Most Seattle rain is collected by gutters around your rooftop and flowing from your driveway and patio into the street. All of this runoff is diverted into the storm drain system that ultimately empties into the nearest body of water—namely Lake Washington or Puget Sound. Along the way, it collects oil, fertilizers, pesticides, and other pollutants.
What is a rain garden?
A rain garden is a shallow planting area designed to capture and filter some of the Pacific Northwest’s ubiquitous rainwater before it reaches sewer systems. Installing a rain garden helps improve water quality our region.
Besides protecting water quality, rain gardens are a water wise landscape feature that is easier and less costly to maintain than a grass lawn in Seattle area homes.
Where to locate a rain garden
A rain garden acts as a collection area for rain water, allowing it to soak into the ground rather than divert immediately into the storm water system.
It is important to note that a rain garden does not form a pond. Because the goal of a rain garden is to encourage slow seepage of rain and runoff, ponding indicates the filtration is too slow.
Since the rain garden itself is level, it is easier to build if it is in an area of the yard with the least slope.
Best locations for rain gardens
As a general rule, a rain garden should be twice as long as it is wide and perpendicular to the slope of the yard. In addition, the rain garden should be located:
- at least 10 feet downslope from the house
- in a level area
- in full or partial sun
Other factors to consider for a rain garden
Besides location, in order to build a successful rain garden, you need to determine the soil type, estimate the drainage area, and decide how deep to make it. Most rain gardens are between 100 and 300 square feet, about 10 to 15 feet wide, with a depth between four and eight inches.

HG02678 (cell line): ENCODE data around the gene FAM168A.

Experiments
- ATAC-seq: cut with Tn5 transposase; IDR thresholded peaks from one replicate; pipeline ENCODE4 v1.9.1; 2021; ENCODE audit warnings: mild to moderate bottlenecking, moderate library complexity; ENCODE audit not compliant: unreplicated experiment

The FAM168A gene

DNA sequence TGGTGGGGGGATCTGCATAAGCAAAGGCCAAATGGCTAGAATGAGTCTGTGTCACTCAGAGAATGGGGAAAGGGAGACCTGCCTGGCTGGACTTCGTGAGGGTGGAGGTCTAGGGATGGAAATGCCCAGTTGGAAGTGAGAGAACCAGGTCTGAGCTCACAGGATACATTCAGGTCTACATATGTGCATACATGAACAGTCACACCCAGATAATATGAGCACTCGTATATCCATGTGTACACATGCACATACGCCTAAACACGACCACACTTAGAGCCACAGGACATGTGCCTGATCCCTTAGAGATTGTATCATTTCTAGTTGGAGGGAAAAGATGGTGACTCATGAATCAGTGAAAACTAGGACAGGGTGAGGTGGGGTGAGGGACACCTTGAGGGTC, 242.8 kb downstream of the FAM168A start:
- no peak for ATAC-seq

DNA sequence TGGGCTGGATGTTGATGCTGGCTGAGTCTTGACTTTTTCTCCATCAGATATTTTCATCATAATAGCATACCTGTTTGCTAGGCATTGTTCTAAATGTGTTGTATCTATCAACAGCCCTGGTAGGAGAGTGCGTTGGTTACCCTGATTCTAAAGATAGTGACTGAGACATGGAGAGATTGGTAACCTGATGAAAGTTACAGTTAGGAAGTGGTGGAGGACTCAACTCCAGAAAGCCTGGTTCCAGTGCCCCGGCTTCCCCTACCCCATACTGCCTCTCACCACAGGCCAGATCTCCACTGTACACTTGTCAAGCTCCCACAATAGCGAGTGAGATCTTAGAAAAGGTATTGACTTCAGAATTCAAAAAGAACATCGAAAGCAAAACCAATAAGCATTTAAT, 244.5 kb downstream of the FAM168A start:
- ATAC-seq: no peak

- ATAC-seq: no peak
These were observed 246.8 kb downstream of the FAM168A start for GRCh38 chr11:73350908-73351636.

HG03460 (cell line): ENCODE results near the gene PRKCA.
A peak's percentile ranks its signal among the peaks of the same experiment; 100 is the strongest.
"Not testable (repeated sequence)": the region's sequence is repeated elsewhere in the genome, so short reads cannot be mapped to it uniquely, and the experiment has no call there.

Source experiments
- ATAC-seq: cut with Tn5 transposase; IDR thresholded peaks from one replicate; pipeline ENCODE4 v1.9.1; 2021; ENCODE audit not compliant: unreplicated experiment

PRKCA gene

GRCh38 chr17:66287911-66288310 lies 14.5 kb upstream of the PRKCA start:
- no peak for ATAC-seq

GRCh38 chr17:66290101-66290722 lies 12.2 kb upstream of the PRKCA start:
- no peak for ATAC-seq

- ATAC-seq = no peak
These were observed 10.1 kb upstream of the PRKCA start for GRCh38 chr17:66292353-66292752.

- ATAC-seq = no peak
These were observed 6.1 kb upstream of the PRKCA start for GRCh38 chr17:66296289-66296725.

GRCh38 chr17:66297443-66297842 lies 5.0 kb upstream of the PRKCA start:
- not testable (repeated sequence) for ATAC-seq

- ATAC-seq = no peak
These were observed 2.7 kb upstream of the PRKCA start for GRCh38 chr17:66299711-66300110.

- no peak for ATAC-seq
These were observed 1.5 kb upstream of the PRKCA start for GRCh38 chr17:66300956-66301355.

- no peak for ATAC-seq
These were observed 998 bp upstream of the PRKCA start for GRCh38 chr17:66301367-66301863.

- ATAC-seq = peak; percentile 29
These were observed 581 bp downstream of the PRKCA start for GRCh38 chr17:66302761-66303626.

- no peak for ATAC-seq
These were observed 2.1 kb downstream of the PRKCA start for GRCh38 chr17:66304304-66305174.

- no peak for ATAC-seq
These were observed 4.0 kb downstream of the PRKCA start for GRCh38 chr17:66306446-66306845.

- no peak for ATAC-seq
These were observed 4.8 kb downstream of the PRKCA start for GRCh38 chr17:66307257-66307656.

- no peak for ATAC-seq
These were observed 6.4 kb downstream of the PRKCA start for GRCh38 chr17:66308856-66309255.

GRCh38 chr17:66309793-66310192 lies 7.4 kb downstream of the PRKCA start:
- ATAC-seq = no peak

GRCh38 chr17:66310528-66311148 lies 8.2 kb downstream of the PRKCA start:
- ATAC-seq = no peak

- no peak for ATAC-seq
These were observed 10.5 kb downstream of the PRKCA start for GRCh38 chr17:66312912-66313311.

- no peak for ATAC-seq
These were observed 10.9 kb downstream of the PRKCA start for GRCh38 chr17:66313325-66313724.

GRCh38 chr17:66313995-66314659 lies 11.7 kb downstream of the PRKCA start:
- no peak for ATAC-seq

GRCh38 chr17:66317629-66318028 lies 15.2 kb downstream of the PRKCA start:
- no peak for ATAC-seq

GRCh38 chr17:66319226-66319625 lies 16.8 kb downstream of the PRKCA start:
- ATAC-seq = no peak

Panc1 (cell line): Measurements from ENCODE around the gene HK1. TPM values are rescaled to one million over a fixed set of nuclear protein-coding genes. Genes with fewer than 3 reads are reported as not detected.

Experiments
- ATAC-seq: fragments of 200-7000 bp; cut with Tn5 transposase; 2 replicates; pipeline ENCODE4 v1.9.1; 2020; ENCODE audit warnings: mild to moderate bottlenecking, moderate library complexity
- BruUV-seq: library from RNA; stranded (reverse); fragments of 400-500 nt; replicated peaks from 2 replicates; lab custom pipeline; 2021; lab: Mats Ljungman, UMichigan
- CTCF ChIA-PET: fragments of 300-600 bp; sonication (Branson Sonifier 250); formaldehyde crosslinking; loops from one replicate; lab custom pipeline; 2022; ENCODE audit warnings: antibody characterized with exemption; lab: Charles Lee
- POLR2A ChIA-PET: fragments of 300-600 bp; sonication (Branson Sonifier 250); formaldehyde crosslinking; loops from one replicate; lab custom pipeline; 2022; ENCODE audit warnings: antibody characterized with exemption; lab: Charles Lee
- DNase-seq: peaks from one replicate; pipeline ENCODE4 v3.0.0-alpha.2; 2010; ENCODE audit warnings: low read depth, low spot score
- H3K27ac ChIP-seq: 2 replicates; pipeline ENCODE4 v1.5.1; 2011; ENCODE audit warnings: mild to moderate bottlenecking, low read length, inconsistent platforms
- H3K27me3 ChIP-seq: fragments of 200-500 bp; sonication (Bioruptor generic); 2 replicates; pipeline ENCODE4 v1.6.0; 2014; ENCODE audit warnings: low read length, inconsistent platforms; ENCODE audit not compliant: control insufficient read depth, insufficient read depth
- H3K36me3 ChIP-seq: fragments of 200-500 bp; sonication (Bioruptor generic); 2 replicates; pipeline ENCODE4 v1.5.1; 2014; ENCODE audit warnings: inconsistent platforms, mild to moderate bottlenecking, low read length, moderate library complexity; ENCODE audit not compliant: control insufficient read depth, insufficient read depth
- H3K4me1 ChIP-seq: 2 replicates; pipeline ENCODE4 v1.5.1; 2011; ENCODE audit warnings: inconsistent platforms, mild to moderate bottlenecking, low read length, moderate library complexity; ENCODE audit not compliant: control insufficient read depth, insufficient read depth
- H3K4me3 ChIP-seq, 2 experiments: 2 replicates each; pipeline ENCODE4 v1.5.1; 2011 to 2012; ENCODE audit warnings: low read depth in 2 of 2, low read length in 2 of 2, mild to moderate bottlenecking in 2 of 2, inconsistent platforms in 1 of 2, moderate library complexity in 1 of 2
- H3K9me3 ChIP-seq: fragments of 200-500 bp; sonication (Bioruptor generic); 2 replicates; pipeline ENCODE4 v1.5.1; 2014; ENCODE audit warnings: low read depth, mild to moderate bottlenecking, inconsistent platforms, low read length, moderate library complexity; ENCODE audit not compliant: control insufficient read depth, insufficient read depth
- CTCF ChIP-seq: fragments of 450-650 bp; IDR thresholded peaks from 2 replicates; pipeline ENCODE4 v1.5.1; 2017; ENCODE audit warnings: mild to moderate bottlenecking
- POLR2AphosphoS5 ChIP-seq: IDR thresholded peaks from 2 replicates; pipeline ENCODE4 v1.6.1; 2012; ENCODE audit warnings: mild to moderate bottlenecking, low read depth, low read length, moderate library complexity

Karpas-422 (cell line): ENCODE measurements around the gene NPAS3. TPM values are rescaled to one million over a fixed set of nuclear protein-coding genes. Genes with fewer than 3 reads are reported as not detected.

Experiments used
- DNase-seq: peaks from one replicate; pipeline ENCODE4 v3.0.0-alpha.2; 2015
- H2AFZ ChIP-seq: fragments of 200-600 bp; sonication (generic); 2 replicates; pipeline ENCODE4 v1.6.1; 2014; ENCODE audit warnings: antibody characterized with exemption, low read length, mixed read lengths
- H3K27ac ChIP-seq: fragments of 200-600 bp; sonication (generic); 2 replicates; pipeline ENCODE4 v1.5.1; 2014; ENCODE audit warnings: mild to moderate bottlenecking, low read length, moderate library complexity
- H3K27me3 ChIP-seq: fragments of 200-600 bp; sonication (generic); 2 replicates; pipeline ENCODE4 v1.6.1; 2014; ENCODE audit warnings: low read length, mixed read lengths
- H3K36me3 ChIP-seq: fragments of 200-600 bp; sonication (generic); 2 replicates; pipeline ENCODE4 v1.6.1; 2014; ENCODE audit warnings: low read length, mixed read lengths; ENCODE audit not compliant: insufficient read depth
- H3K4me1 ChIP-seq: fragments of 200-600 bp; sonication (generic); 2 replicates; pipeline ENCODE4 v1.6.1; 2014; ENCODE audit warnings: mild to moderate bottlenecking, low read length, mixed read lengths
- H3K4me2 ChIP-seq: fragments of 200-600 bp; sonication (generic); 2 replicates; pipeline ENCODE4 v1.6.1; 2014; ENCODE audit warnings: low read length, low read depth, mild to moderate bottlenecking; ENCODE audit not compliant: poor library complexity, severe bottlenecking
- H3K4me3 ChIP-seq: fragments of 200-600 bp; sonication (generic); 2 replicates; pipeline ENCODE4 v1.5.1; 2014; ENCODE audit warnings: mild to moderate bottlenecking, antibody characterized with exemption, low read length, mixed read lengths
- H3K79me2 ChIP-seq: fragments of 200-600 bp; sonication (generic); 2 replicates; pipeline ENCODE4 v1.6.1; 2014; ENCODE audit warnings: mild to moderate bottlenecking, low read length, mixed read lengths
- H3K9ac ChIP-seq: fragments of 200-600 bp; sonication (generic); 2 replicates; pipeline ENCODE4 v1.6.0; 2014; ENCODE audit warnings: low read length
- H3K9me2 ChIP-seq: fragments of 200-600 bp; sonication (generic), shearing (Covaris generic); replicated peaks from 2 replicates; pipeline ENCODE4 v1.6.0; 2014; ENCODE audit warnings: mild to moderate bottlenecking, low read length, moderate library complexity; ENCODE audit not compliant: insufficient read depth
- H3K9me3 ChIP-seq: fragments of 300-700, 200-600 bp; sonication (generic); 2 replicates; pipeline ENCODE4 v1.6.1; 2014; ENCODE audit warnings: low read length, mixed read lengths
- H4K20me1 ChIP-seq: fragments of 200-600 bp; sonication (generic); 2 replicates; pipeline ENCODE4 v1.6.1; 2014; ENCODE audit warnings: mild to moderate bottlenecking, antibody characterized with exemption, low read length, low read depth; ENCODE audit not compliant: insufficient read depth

Rain gardens are a natural way to help prevent pollution of groundwater. Besides protecting water quality, rain gardens are a water wise feature in your Seattle landscape that is easier and less costly to maintain than a lawn.
How to construct a rain garden
You can save money on the installation of a rain garden by constructing the garden yourself. Here is a list of helpful guides.
- Watch this 32 minute video on how to build a rain garden: https://vimeo.com/21474307
- Read this short (2 page), free “how to” guide from Seattle Public Utilities: Building a Rain Garden (PDF)
- Read this long (96 page–very large file!), free “how to” guide from the Washington State Department of Ecology: Rain Garden Handbook for Western Washington Homeowners (PDF)
- Resources for building rain gardens: https://www.wastormwatercenter.org/raingardens
- South of Seattle, get help from Pierce County Conservation District. Visit: https://piercecd.org/244/Rain-Gardens
Be sure to use native plants, find lists of native plants at the Washington Native Plant Society (WNPS).
To save money on plants for your rain garden, use transplants from overgrown areas in your landscape or cuttings from yours or neighbors’ yards (with permission, of course) along with wildflower seeds.
To save money when buying plants, use smaller sizes (4 inch or 1 gallon stock) and look for discounts on the purchase of plants in bulk or sales on bareroot stock.
Once the plants are well established, weeding and watering should be minimal, saving time and money on maintenance.